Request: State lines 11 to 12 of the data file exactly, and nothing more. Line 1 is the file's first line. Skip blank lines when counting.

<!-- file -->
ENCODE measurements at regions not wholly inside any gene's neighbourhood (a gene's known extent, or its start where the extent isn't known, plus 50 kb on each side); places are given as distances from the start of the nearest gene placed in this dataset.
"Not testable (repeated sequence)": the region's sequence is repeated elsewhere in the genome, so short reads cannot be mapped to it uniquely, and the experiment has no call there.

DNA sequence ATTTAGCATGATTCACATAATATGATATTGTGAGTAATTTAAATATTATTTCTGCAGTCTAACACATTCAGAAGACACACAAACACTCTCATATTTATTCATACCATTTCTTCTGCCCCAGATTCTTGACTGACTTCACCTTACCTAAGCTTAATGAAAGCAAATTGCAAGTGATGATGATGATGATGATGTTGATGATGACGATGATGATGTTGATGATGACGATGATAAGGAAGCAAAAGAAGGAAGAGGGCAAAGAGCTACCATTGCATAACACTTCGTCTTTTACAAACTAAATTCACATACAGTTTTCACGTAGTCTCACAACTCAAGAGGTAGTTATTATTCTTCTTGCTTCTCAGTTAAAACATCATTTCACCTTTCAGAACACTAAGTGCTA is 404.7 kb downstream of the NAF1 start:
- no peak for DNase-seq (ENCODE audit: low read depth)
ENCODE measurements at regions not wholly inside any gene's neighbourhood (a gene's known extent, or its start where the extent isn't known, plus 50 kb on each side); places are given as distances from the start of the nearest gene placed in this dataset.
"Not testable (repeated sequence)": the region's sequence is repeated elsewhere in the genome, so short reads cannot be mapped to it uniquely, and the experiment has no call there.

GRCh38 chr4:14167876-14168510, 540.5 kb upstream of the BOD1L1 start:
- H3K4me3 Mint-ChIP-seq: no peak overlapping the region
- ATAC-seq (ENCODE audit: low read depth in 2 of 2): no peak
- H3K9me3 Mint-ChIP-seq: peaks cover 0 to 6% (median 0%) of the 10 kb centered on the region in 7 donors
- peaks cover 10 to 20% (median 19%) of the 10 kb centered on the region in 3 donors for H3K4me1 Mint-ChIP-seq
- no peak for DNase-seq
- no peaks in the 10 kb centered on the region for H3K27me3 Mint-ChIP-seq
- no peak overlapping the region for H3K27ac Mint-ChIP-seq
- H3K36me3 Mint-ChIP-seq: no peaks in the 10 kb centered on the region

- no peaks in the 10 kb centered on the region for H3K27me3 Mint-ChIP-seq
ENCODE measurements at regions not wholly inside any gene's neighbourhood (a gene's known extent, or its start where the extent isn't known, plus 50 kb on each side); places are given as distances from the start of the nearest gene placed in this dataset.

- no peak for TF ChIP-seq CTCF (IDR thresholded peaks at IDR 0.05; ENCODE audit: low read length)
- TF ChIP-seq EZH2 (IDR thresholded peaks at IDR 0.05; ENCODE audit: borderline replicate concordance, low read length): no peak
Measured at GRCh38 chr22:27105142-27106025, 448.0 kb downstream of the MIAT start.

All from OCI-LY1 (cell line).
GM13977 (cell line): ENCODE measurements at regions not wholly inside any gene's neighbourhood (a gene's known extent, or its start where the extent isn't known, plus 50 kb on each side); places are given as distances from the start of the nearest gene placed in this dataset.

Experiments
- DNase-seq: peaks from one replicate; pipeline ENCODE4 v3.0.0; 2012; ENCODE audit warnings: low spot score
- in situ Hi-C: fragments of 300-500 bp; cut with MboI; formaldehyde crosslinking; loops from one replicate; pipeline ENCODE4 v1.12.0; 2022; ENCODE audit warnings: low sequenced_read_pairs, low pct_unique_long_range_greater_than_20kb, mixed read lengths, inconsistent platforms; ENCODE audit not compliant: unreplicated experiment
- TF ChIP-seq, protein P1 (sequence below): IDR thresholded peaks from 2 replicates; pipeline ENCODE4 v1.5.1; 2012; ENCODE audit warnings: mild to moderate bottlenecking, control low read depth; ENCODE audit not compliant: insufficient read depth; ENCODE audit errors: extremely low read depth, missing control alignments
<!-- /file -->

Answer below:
- peaks cover 10 to 20% (median 19%) of the 10 kb centered on the region in 3 donors for H3K4me1 Mint-ChIP-seq
- no peak for DNase-seq